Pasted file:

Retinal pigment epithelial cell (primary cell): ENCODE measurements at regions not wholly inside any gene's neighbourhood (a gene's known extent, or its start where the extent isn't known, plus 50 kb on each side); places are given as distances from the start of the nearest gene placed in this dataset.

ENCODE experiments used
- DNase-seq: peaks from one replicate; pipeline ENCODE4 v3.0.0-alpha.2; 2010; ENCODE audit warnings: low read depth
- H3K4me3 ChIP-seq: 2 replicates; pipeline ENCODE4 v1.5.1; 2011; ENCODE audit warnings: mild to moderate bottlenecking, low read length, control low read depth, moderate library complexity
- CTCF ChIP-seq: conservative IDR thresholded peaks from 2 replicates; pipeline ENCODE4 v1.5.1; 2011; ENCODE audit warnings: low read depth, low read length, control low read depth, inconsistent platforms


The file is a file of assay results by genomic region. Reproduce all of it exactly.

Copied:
Retinal pigment epithelial cell (primary cell): ENCODE measurements at regions not wholly inside any gene's neighbourhood (a gene's known extent, or its start where the extent isn't known, plus 50 kb on each side); places are given as distances from the start of the nearest gene placed in this dataset.

ENCODE experiments used
- DNase-seq: peaks from one replicate; pipeline ENCODE4 v3.0.0-alpha.2; 2010; ENCODE audit warnings: low read depth
- H3K4me3 ChIP-seq: 2 replicates; pipeline ENCODE4 v1.5.1; 2011; ENCODE audit warnings: mild to moderate bottlenecking, low read length, control low read depth, moderate library complexity
- CTCF ChIP-seq: conservative IDR thresholded peaks from 2 replicates; pipeline ENCODE4 v1.5.1; 2011; ENCODE audit warnings: low read depth, low read length, control low read depth, inconsistent platforms